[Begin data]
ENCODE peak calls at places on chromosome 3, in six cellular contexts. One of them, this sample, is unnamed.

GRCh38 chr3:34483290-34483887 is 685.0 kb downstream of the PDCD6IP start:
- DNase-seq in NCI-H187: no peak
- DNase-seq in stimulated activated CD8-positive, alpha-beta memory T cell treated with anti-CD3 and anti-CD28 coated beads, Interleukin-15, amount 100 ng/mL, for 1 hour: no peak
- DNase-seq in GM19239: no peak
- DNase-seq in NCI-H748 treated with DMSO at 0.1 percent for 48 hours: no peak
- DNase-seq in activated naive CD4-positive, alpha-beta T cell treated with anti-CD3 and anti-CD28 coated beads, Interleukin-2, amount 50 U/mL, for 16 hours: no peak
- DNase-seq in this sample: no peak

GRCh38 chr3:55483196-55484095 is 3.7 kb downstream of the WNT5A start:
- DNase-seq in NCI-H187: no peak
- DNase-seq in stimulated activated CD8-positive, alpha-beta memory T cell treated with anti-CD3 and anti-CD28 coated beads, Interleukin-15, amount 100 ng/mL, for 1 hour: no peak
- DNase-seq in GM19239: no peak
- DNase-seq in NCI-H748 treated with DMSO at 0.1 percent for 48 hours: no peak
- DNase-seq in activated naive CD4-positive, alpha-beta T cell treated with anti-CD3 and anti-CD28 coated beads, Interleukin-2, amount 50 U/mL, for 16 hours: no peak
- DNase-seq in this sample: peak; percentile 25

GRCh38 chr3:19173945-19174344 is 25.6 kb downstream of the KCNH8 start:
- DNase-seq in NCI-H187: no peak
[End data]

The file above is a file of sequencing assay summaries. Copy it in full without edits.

ENCODE peak calls at places on chromosome 3, in six cellular contexts. One of them, this sample, is unnamed.

GRCh38 chr3:34483290-34483887 is 685.0 kb downstream of the PDCD6IP start:
- DNase-seq in NCI-H187: no peak
- DNase-seq in stimulated activated CD8-positive, alpha-beta memory T cell treated with anti-CD3 and anti-CD28 coated beads, Interleukin-15, amount 100 ng/mL, for 1 hour: no peak
- DNase-seq in GM19239: no peak
- DNase-seq in NCI-H748 treated with DMSO at 0.1 percent for 48 hours: no peak
- DNase-seq in activated naive CD4-positive, alpha-beta T cell treated with anti-CD3 and anti-CD28 coated beads, Interleukin-2, amount 50 U/mL, for 16 hours: no peak
- DNase-seq in this sample: no peak

GRCh38 chr3:55483196-55484095 is 3.7 kb downstream of the WNT5A start:
- DNase-seq in NCI-H187: no peak
- DNase-seq in stimulated activated CD8-positive, alpha-beta memory T cell treated with anti-CD3 and anti-CD28 coated beads, Interleukin-15, amount 100 ng/mL, for 1 hour: no peak
- DNase-seq in GM19239: no peak
- DNase-seq in NCI-H748 treated with DMSO at 0.1 percent for 48 hours: no peak
- DNase-seq in activated naive CD4-positive, alpha-beta T cell treated with anti-CD3 and anti-CD28 coated beads, Interleukin-2, amount 50 U/mL, for 16 hours: no peak
- DNase-seq in this sample: peak; percentile 25

GRCh38 chr3:19173945-19174344 is 25.6 kb downstream of the KCNH8 start:
- DNase-seq in NCI-H187: no peak